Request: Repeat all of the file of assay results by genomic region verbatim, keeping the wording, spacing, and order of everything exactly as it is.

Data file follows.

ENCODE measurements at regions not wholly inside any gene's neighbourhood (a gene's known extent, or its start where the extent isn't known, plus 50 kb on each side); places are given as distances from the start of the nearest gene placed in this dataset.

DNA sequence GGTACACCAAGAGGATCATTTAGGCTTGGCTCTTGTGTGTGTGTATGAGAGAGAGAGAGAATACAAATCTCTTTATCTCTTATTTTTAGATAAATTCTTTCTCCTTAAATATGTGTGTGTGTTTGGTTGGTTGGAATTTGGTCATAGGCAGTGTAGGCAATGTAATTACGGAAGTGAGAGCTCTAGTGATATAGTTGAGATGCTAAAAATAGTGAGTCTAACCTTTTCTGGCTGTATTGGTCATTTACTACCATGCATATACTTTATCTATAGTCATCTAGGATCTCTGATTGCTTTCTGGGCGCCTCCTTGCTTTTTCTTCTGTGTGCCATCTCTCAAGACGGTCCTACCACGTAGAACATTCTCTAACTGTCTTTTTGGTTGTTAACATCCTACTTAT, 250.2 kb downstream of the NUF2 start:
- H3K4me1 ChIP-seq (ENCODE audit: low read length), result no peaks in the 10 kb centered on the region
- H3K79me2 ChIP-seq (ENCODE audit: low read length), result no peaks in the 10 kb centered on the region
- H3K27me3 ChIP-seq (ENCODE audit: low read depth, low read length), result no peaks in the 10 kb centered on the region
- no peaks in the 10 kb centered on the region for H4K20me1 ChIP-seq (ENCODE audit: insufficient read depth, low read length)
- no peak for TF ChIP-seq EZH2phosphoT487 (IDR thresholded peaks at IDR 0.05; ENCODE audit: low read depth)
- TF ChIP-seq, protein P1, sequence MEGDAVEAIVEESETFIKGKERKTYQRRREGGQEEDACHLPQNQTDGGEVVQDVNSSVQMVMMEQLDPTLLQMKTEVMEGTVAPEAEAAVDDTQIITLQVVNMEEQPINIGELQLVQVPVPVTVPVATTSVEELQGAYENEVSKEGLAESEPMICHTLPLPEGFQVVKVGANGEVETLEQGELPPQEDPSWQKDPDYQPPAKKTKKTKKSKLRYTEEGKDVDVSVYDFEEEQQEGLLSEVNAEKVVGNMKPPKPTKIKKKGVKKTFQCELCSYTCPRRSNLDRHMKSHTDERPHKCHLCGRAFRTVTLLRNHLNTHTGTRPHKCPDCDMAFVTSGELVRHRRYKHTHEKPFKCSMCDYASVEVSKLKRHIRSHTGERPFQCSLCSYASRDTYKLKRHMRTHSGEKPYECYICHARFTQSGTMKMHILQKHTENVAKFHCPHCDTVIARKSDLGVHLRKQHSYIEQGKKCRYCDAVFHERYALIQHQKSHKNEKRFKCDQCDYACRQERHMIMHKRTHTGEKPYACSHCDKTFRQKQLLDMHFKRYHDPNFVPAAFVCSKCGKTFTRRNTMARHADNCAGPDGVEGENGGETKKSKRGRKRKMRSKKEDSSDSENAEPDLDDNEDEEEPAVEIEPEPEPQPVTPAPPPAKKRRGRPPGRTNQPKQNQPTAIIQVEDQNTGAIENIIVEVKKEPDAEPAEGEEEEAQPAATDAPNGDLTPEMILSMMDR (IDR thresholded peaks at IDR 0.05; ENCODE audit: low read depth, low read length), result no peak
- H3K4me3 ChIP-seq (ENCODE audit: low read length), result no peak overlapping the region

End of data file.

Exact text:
ENCODE measurements at regions not wholly inside any gene's neighbourhood (a gene's known extent, or its start where the extent isn't known, plus 50 kb on each side); places are given as distances from the start of the nearest gene placed in this dataset.

DNA sequence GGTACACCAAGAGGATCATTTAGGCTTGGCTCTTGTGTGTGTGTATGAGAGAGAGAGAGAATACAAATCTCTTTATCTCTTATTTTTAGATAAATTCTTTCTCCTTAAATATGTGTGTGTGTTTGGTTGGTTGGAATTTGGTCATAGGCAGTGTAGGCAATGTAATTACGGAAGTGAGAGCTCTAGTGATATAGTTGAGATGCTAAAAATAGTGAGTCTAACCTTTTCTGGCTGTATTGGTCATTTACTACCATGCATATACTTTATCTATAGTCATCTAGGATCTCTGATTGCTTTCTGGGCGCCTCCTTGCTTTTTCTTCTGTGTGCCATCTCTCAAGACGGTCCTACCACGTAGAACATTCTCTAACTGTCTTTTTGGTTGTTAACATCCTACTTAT, 250.2 kb downstream of the NUF2 start:
- H3K4me1 ChIP-seq (ENCODE audit: low read length), result no peaks in the 10 kb centered on the region
- H3K79me2 ChIP-seq (ENCODE audit: low read length), result no peaks in the 10 kb centered on the region
- H3K27me3 ChIP-seq (ENCODE audit: low read depth, low read length), result no peaks in the 10 kb centered on the region
- no peaks in the 10 kb centered on the region for H4K20me1 ChIP-seq (ENCODE audit: insufficient read depth, low read length)
- no peak for TF ChIP-seq EZH2phosphoT487 (IDR thresholded peaks at IDR 0.05; ENCODE audit: low read depth)
- TF ChIP-seq, protein P1, sequence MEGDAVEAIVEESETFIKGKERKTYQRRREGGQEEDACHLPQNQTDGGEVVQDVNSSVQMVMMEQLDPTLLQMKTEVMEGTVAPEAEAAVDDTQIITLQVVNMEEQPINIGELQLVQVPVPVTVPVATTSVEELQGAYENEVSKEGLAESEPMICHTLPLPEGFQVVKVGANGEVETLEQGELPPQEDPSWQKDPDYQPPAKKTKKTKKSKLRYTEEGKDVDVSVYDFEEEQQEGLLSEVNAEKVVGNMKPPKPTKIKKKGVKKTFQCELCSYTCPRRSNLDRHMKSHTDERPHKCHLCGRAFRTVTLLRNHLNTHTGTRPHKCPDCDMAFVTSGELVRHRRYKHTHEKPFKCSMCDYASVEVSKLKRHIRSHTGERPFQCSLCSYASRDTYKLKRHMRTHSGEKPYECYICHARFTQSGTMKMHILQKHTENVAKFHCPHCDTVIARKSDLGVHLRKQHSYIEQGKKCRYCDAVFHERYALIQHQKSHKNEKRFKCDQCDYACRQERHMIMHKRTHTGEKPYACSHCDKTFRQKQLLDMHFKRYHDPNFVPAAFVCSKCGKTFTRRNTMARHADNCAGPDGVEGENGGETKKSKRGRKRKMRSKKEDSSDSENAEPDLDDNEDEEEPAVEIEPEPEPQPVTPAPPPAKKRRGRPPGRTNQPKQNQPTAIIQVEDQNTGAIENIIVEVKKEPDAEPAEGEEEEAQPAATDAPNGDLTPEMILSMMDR (IDR thresholded peaks at IDR 0.05; ENCODE audit: low read depth, low read length), result no peak
- H3K4me3 ChIP-seq (ENCODE audit: low read length), result no peak overlapping the region